California needs consumer protection, not partying, dining and cozying up with industry lobbyists and executives
By Mercury News and East Bay Times Editorial Boards
April 28, 2022
California needs a new insurance commissioner — one that voters can feel confident represents their interests.
Incumbent Ricardo Lara purports to be the champion of the people. But the past four years of scandal and cozy ties to the insurance industry have shown otherwise. It’s time for a leader who walks the talk of consumer protection.
Voters in the June 7 primary should back Assemblyman Marc Levine to lead the department of 1,400 employees responsible for overseeing health, auto and homeowner insurance rates — for regulating companies that collect more than $371 billion in premiums annually in California.
Levine, who has represented Marin and Sonoma counties for nearly 10 years, started diving deeply into insurance issues following the 2017 wine country wildfires that killed 44 people, consumed 245,000 acres and destroyed 8,900 structures, including thousands of homes and businesses.
He vows to be an activist leader, holding the more than 1,400 companies overseen by the Department of Insurance accountable while ensuring that they are financially solvent. He wants to end the abrupt and often-unexplained cancellations of insurance for homeowners living near forested lands, while incentivizing them to better safeguard their properties against fire dangers.
He promises to protect the availability of health insurance to California residents, require more transparency of companies’ rate-setting and investments in fossil-fuel industries, and end auto insurance discrimination based on occupation or education.
Some of his proposals are ambitious and could test the limits of the authority of the insurance commissioner. But we’re OK with that. Voters in 1988 created the independently elected insurance commissioner because they wanted a leader who would fight for their interests, not the industry’s.
Lara an embarrassment
While Levine and Lara are both Democrats, they are ethically miles apart.
The incumbent’s term has been an embarrassment reminiscent of the ignominious tenure of Chuck Quackenbush, the state insurance commissioner who resigned in 2000 amid allegations that he tried to extract settlements from title insurance companies to finance an advertising campaign that would benefit him politically.
After that debacle, California’s insurance commissioners turned away campaign contributions tied to the single industry they regulate — a recognition of the need for independent oversight untainted by political money.
That is, until Lara came along.
He vowed to not accept insurance industry money. But he broke that promise in his 2018 campaign and then after his election quickly began raising more money from the industry for this year’s campaign.
He tried to blame others for accepting the contributions, but he was his own campaign treasurer. The San Diego Union Tribune calculated that Lara collected at least $270,000 from 56 people and companies with insurance industry ties.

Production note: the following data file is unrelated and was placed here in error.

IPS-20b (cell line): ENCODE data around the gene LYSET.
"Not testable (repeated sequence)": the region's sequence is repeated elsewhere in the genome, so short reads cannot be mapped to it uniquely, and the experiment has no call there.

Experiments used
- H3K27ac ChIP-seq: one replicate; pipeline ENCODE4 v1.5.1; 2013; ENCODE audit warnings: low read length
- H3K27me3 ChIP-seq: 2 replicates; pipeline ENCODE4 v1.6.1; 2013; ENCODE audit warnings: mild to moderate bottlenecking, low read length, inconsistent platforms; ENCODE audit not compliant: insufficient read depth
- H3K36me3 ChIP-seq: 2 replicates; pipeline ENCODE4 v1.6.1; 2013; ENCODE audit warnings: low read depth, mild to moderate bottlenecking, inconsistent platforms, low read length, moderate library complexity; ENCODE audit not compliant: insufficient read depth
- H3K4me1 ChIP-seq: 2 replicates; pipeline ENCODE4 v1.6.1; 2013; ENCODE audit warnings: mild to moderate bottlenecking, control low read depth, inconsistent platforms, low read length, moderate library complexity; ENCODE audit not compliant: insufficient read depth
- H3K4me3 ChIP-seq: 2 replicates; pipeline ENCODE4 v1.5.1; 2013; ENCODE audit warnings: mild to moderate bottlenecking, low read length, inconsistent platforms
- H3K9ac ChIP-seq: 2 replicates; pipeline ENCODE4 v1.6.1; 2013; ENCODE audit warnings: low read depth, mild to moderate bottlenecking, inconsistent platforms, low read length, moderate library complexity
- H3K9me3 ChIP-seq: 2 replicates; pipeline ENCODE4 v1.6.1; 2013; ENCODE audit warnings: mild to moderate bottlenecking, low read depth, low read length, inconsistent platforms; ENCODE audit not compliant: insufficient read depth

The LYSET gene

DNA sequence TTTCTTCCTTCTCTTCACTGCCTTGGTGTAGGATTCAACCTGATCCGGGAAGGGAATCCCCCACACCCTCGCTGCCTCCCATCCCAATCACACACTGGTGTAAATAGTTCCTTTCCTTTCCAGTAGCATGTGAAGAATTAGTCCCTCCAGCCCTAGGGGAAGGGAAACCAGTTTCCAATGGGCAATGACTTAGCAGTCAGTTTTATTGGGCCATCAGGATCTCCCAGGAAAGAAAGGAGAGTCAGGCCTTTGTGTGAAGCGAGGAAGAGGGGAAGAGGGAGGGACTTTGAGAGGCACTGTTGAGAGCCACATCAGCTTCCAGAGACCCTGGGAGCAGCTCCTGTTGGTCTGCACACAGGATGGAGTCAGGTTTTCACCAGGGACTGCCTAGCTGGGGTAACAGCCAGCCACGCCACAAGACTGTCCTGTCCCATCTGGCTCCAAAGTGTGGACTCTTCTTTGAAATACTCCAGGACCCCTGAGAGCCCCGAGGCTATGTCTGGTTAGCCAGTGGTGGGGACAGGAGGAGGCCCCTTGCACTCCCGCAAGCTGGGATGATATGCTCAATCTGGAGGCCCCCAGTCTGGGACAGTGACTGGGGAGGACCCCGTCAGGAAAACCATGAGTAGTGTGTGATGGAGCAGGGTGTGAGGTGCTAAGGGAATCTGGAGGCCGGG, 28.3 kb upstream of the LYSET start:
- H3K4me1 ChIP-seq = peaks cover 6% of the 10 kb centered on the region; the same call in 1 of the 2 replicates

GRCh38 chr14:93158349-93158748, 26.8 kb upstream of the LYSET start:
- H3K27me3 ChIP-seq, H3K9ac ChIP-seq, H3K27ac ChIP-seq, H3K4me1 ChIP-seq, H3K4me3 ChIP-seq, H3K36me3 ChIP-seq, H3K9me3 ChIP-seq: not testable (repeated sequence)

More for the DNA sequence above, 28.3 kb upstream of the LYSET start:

It didn’t stop there. Senior Department of Insurance officials overturned administrative law judges at least five times, each time benefitting a company tied to some of the donors, the Union Tribune reported.
On the New Year’s Eve after his election, Lara partied in London with an industry lobbyist and two months later lunched in Sacramento with lobbyists and industry executives who had business pending before him, the Sacramento Bee reported. He even billed California taxpayers for rent on his Sacramento apartment, Politico reported.
As a consumer watchdog group was suing Lara for records from communications within his office and with lobbyists representing key campaign donors, his agency last year suddenly adopted a policy of automatically deleting emails after six months. But after media scrutiny, the agency rescinded the policy in January.
To understand just how squishy a conversation with Lara can be, we asked him what he thought of pending legislation, introduced by Levine, that would require state agencies to preserve public records for at least two years. Lara evasively kept repeating that he would “follow the law.” Finally, when pressed, he begrudgingly said he would support it.
For all his claims that he embraces transparency, Lara has repeatedly resisted it. For all his claims that he’s a friend of consumers, his broken promises, acceptance of industry money, partying with lobbyists and interference on behalf of the industry he regulates demonstrates he can’t be trusted.
To be sure, Lara and Levine are not the only candidates on the ballot. Among the other notable candidates, Republican Greg Conlon, who ran unsuccessfully three times for state treasurer, did not return our emails.
Robert Molnar, who was an adviser to Steve Poizner when he was insurance commissioner, is running without party affiliation. He is well-versed on many of the issues, but he has no elective-office experience and his cynical approach to the election is disconcerting. He has apparently built little in the way of a campaign and candidly told us his strategy is to slip into the runoff if Lara and Levine divide the Democratic vote.
What the state needs is an insurance commissioner willing to campaign and willing to work hard to protect consumers and ensure healthy industry competition and solvency. Levine is the only candidate who meets those criteria. Californians should back him in the June 7 election.